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Hyperconvergence startup Nimboxx acquired all the staff and assets related to the VERDE product line from Virtual Bridges.
Virtual Bridges still exists and remains focused on its BridgePoint cloud orchestration platform, but it is no longer squarely in the desktop virtualization arena.
This isn’t the blockbuster kind of deal that will take over Twitter and the rest of the interwebs, but it is interesting to anyone following the desktop virtualization and hyperconverged, software-defined data center (SDDC) market.
What is VERDE?
VERDE is desktop virtualization product line that is built on the KVM hypervisor. Built from the ground up, it has a number of advanced features like clustering, storage optimization, branch office support and even a client hypervisor on its list of features. Still, it never caught on for reasons regarding perception and technology.
For many years, VERDE was seen as somehow bonded to an IBM offering, and many people thought it was part of IBM. This is due to the fact that the first Virtual Bridges management team used its IBM pedigree to craft a series of partnerships. That led to most of the announcements from Virtual Bridges having something to do with IBM, a company that you either love or hate.
Virtual Bridges had a changing of the guard a few years ago, and one of their first acts was to cut ties with IBM.
On the technical side, VERDE had an uphill climb simply because everywhere you looked you found technology that was not the norm. The hypervisor is KVM, so the backend is all Linux. The supported protocols are NX, VNC or the open source version of SPICE, though you could also use RDP. Even if everything works perfectly, convincing a company that’s already doing something around desktop virtualization to switch protocols and replace a well-known Windows backend with Linux was, is, and will remain a hard sell, despite it being a good technology.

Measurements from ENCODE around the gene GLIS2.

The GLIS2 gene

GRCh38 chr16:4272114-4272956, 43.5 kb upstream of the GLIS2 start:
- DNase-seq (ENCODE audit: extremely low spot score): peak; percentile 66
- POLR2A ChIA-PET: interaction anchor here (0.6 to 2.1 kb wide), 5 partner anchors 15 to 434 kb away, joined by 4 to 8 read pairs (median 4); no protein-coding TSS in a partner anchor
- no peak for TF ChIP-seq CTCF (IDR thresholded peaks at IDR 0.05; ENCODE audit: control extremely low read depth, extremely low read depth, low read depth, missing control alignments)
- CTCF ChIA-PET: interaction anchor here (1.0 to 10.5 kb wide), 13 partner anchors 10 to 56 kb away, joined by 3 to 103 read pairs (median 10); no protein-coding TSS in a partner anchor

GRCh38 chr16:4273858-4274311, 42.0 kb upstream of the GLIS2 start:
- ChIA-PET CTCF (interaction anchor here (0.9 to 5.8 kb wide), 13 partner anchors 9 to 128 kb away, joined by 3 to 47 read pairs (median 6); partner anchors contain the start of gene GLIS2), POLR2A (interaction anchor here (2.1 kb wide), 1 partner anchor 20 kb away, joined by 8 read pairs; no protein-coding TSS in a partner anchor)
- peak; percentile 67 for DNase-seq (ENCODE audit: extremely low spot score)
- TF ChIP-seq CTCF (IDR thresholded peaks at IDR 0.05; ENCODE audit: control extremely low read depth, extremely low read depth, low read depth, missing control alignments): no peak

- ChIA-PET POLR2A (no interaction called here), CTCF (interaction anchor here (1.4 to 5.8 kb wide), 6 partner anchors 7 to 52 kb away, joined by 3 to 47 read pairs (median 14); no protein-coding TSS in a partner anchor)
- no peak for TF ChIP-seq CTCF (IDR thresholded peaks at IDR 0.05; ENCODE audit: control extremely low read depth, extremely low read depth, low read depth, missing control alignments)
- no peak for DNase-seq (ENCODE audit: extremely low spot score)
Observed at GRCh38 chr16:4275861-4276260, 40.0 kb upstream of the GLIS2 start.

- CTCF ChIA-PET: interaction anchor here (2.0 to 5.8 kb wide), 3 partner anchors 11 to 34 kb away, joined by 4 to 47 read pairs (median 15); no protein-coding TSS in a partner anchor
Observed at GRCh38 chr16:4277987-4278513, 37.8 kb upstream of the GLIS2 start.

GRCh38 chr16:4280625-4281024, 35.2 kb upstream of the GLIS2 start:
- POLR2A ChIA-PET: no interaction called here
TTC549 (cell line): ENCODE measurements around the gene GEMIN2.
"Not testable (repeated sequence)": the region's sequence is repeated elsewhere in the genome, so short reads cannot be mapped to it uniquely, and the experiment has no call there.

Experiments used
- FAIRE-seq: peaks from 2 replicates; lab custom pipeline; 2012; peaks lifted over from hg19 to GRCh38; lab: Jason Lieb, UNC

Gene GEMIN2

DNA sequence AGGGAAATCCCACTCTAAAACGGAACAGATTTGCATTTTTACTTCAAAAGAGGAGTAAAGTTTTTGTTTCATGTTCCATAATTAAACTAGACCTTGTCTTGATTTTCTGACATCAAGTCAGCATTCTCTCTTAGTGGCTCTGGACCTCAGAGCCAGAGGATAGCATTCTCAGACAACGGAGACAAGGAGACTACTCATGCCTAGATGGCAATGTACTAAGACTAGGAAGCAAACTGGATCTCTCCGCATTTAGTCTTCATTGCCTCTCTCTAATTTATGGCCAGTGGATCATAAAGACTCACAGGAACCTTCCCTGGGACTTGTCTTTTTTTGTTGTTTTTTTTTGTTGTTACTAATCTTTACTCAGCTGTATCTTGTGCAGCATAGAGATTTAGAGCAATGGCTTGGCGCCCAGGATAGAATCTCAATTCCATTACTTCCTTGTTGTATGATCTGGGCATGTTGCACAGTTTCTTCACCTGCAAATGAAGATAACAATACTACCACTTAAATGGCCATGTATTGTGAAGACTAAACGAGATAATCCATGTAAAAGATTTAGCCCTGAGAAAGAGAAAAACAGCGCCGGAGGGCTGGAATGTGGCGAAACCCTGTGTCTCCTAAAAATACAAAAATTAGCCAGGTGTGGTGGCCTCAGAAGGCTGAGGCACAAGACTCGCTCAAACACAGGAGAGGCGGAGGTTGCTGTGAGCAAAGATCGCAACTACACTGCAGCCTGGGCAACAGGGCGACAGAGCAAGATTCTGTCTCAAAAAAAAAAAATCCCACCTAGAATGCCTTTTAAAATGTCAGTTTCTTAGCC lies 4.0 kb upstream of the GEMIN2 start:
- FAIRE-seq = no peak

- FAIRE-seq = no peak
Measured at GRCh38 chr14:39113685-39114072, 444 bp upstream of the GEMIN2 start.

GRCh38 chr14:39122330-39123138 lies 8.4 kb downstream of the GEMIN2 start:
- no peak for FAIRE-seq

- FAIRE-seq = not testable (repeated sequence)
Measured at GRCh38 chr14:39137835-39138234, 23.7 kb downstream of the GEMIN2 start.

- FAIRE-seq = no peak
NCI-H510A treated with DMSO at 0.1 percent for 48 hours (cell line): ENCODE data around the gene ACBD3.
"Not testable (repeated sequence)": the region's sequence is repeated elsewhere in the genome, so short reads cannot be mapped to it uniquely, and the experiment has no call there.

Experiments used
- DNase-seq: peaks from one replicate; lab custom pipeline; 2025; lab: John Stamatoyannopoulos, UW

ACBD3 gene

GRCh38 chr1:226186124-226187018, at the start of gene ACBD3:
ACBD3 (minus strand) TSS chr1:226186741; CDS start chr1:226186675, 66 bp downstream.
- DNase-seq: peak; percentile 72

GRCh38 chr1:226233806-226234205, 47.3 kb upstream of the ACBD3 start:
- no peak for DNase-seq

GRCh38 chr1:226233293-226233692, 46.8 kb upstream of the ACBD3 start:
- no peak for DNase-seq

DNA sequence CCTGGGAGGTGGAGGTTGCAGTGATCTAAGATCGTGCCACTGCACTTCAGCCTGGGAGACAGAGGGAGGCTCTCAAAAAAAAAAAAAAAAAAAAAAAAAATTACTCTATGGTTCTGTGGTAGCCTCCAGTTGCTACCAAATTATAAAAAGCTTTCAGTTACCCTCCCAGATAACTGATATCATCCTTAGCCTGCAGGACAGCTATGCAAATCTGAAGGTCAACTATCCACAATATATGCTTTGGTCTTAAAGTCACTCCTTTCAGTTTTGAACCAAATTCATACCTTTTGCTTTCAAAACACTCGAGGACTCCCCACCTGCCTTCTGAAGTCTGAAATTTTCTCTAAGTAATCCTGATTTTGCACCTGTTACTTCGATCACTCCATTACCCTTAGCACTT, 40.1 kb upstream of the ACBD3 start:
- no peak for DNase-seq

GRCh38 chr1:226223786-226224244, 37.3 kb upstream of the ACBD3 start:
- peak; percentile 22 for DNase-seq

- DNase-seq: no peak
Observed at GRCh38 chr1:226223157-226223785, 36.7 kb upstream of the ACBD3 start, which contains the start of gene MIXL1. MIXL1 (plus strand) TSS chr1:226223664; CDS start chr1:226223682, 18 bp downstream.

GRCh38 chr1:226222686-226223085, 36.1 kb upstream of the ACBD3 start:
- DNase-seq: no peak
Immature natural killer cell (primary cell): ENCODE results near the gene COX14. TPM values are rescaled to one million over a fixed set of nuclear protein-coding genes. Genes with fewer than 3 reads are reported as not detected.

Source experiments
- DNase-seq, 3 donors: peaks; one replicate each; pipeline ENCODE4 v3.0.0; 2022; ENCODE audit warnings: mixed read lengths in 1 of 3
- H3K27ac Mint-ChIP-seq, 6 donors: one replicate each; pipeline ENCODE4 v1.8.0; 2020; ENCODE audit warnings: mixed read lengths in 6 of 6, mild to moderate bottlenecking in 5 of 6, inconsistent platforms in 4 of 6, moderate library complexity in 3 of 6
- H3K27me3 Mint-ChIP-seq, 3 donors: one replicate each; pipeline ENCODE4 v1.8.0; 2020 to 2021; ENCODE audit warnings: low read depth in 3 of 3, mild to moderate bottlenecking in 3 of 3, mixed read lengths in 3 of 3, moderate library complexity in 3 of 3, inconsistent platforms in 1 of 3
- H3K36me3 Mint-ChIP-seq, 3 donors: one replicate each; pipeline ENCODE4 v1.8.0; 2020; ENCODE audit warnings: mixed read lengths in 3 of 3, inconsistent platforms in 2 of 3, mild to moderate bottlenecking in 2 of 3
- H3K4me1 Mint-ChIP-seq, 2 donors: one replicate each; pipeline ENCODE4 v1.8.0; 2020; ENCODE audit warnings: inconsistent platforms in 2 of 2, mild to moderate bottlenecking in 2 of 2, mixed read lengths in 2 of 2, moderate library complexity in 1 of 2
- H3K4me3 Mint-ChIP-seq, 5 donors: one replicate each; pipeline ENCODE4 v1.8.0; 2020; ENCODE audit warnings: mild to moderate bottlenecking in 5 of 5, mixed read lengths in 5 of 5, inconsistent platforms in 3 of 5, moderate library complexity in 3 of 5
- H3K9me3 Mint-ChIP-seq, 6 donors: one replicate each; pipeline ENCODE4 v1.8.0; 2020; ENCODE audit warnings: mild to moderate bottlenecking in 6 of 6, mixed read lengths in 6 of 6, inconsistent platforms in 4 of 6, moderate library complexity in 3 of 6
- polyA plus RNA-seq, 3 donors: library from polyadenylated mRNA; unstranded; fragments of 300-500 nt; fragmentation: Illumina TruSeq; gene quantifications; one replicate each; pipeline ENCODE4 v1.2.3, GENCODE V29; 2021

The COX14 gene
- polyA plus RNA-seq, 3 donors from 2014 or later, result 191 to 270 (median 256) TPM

Nevertheless, Virtual Bridges did manage to grow the VERDE customer base to around 200 customers. Enter Nimboxx.
Nimboxx is stiff competition
Nimboxx came out of stealth mode last June with a hyperconverged platform based on KVM. Unlike many of the other hyperconvergence products, Nimboxx was built from the ground up so it isn’t dependent on VMware.
Not only does Nimboxx compete against Nutanix and SimpliVity, but also VMware itself, at both the converged infrastructure point -- VSAN and EVO:RAIL -- and at the hypervisor. That’s some serious competition.
Nimboxx's goal is to enable an SDDC-in-a-box, and the company found that the technology behind VERDE was something it could build into its offering that enabled a turnkey VDI environment. VERDE’s more advanced features, like the storage optimizer, multi-tenancy and role-based access could also be put to use in other areas of the broader SDDC vision.
Nimboxx is really a software company that also happens to sell you the container for that software. When you buy Nimboxx hardware, you’re really buying the platform, MeshOS. MeshOS is what you interact with, and it pulls all the strings on the backend to make everything come together. The plan is to build VERDE into MeshOS in the future, but Nimboxx will continue selling and supporting VERDE as a standalone product.
Is this combination of technologies appealing to everyone? Probably not. Nimboxx will still have a huge fight on its hands when trying to convince existing Citrix and VMware shops to move to its platform. Even if Nimboxx sells a company on the hyperconvergence part, a client still has to deal with changing desktop virtualization platforms, protocols, clients, WAN optimization and so on.
Nimboxx seems keenly aware of this, so perhaps it’ll come up with a solution to the problem. In the meantime, there are plenty of green field opportunities and companies actively looking to make a switch where Nimboxx could find some success.
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